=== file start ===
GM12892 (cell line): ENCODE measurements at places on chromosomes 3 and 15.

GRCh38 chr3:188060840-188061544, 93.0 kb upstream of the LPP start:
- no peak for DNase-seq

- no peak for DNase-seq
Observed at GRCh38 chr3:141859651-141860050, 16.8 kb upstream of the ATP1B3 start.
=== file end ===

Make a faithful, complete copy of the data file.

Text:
GM12892 (cell line): ENCODE measurements at places on chromosomes 3 and 15.

GRCh38 chr3:188060840-188061544, 93.0 kb upstream of the LPP start:
- no peak for DNase-seq

- no peak for DNase-seq
Observed at GRCh38 chr3:141859651-141860050, 16.8 kb upstream of the ATP1B3 start.